The Role of Fat Replacers in a Healthy Diet

Does reduced fat or fat free mean healthier? In the past, removing fat from products resulted in reduced flavor and loss of sales for the manufacturers. This spawned the introduction of a class of food additives called fat replacers or fat substitutes allowing manufacturers to offer salad and cooking oils, bakery products, ice cream and cheese with a flavor similar to full fat varieties, but without the cholesterol, calories, and fat of the original. It also spawned marketing campaigns to promote the health benefits of these reduced fat products.

Most fat substitutes are derived from other food ingredients such as starches, gums, and cellulose. They are generally classified as carbohydrate based, protein based, or fat based.

In most cases fat substitutes are considered safe although in some cases, such as with the fat based product Olestra which interferes with absorption of fat soluble vitamins, there are health implications when consuming these fat replacing products.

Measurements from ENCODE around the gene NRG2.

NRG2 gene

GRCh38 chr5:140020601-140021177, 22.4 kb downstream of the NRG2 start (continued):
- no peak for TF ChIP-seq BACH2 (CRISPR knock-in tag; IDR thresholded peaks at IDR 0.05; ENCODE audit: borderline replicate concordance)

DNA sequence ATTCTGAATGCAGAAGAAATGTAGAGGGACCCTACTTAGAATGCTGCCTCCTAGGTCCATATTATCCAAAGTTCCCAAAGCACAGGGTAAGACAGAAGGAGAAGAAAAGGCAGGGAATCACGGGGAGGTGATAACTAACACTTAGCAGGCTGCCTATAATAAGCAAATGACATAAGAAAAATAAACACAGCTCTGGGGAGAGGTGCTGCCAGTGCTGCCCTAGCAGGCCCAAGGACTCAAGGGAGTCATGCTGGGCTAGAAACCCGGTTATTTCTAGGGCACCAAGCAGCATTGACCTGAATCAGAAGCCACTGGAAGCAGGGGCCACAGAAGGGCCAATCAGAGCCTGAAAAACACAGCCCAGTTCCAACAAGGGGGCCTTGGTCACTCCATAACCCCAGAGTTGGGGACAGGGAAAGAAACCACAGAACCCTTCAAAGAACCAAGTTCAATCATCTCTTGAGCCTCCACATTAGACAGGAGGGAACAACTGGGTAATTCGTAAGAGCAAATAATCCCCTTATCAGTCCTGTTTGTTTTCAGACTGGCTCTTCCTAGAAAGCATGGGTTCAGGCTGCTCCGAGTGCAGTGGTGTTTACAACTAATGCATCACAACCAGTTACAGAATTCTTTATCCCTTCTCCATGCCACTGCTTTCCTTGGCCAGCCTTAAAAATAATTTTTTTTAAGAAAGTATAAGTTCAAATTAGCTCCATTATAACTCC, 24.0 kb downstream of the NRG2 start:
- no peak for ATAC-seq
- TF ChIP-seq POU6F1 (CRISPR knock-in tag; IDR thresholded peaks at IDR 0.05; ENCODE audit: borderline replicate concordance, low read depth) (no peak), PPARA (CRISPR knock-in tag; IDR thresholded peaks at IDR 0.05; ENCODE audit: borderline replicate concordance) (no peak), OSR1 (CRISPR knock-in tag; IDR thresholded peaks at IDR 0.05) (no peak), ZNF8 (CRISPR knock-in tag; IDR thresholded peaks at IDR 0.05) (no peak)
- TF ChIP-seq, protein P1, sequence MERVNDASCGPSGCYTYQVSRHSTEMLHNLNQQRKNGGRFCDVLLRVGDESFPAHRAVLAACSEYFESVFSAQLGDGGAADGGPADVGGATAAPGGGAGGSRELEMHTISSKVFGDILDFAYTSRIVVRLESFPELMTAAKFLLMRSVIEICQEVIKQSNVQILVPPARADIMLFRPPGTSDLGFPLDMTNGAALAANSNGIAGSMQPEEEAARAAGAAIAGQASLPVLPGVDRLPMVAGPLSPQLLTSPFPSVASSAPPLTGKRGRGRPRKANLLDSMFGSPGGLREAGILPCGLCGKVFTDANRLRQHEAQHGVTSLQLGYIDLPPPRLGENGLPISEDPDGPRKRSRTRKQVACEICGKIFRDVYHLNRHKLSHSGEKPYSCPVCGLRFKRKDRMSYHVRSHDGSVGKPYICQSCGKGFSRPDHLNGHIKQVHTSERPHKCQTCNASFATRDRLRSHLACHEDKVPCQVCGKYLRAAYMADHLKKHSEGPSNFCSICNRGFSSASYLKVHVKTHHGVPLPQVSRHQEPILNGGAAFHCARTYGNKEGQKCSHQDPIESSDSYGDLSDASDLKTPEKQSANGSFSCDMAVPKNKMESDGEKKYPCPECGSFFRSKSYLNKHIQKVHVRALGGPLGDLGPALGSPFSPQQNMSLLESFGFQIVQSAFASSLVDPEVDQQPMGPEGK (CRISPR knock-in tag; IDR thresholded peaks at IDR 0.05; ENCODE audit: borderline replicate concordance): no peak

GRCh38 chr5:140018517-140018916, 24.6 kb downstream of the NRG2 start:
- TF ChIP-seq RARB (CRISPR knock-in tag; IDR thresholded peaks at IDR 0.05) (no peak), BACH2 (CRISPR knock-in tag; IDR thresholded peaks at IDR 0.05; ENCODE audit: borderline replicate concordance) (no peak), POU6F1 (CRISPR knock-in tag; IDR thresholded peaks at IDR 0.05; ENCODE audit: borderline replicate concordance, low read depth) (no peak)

The main issue related to low fat or fat free products using these fat substitutes is that they imply low fat means better nutrition and fewer calories.  This is often not the case. Many reduced fat foods contain the same number of calories and much higher sugar levels that the full fat version of the same product.

This is an important consideration for those of us on Florida’s Gulf Coast trying to lose weight and maintain a healthy diet. Evidence suggest that reduced fat diet is healthier and reduces your risk for heart disease and that people who incorporate fat substitutes into their diets have slightly better nutrition than people who do not. However, you should pay particular attention to the overall nutrition profile of fat substitute containing foods and realize that low or no fat does not necessarily mean less calories and better nutrition with each bite.